2 Factors Driving the Rise of the Multi-Cloud

A recent survey of more than 1,200 global business and IT decision makers revealed that 56% of global organizations now operate with a Cloud-first mentality when it comes to deploying new applications and managing workloads. That’s a complete turnaround from only a few years ago, when on-premises software development was still in the driver’s seat.

The survey also found that more customers are embracing the Multi-Cloud as a key component of their business strategies. Additional research supports this finding:

It’s easy to understand why organizations are increasingly migrating to Cloud-based solutions. Cloud solutions can help organizations act and react quickly to changing environments, better manage IT resources, and better serve clients. But what’s behind the growth of the Multi-Cloud trend? Why are Cloud-aware and connected organizations embracing the Multi-Cloud model?

There are two factors driving this trend:

Flexible Customization –

While Amazon Web Services (AWS) is still the 800-pound-gorilla in the market, its competitors are rolling out changes and specializing in services designed to make the market more competitive and differentiated. This means that there are services and features available on one Cloud that might not be as strong, or even available, on others. For example, ClearDATA offers a HIPAA compliant platform for Healthcare providers, Azure caters to Microsoft heavy organizations, and Google Cloud Services provides artificial intelligence capabilities and data analytics products, like BigQuery, that the competition can’t yet match.

 Let the Cloud Wars begin…

A Multi-Cloud model frees companies from a one-size-fits-all approach to Cloud services. Rather, companies can evaluate various Cloud provider services against their specific needs and customize their strategy accordingly, using services from different providers suited to particular needs.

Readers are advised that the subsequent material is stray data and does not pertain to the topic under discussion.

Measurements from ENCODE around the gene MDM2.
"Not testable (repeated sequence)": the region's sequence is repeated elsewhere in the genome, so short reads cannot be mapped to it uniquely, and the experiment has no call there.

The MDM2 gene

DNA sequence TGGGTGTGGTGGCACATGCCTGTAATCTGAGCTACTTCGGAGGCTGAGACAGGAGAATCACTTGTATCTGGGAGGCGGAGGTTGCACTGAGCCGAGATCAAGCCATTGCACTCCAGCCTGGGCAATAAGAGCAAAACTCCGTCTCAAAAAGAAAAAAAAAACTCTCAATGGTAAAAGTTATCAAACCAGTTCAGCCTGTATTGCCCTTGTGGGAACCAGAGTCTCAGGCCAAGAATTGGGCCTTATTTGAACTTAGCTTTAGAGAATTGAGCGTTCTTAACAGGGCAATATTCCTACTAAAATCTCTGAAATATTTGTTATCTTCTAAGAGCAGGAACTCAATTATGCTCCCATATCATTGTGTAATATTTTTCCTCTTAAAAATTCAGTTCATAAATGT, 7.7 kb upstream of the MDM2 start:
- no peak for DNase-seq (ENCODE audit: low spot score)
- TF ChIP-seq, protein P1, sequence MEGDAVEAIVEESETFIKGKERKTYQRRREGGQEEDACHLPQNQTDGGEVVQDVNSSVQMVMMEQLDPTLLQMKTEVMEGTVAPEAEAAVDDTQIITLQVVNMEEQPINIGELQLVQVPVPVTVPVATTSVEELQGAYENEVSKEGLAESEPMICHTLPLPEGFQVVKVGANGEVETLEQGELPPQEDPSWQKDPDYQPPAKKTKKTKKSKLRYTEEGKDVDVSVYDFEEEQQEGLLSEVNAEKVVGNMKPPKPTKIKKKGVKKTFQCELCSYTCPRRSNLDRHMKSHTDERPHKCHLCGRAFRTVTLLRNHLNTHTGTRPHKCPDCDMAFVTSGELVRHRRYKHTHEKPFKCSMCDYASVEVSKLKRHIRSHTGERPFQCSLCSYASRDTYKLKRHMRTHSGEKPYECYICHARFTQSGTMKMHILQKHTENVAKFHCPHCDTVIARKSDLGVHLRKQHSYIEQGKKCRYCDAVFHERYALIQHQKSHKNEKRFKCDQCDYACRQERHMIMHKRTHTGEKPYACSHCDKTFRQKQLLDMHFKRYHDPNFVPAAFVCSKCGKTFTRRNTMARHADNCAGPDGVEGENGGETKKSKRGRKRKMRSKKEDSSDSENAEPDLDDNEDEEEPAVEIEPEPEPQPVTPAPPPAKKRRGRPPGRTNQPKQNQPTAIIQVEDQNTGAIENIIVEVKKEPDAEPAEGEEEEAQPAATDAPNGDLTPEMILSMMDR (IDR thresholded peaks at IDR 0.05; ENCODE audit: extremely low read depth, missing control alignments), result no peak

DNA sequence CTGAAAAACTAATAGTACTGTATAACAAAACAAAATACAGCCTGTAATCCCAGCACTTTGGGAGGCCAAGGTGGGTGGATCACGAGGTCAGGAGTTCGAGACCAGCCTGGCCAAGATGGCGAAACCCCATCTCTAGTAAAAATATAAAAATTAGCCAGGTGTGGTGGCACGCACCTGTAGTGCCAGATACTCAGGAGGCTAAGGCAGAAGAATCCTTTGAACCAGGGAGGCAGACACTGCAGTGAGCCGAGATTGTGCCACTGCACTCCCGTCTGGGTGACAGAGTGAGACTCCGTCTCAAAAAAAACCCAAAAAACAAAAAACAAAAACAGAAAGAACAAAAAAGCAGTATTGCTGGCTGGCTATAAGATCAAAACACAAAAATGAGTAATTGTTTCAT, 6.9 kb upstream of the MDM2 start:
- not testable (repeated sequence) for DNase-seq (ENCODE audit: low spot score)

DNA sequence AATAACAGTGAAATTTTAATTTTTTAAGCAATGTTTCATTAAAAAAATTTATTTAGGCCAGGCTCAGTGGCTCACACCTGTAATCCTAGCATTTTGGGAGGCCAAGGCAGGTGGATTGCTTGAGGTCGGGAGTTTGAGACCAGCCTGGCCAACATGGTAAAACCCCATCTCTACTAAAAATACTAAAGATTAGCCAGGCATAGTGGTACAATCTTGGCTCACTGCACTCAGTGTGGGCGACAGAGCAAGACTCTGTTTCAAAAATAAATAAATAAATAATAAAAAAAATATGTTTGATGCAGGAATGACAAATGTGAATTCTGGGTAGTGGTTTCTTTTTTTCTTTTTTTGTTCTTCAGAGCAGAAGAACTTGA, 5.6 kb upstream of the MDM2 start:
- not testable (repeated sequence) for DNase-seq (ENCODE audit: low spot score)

Risk Mitigation –

A Multi-Cloud strategy is also a good way for companies to mitigate risk. Deploying critical systems across multiple Cloud services provides additional fault tolerance, so companies are covered in the event of a service interruption. This insurance strategy can be costly, so it should be based on the business value and criticality of the service being provided. In other words, a company shouldn’t use a Multi-Cloud strategy to deploy its non-mission-critical services or solutions.

Embracing a Multi-Cloud strategy gives companies greater flexibility and reliability. Is your organization embracing Multi-Cloud? We’d love to hear what’s working for you, and help you think through what Multi-Cloud challenges you might be encountering. You can also read more about Dev IQ’s Cloud strategy, development, and migration capabilities:

Let’s build something beautiful together.

blog author jamie murphy

Jamie Murphy

Guest blogger for Dev IQ, busy mama, & strategy wiz.

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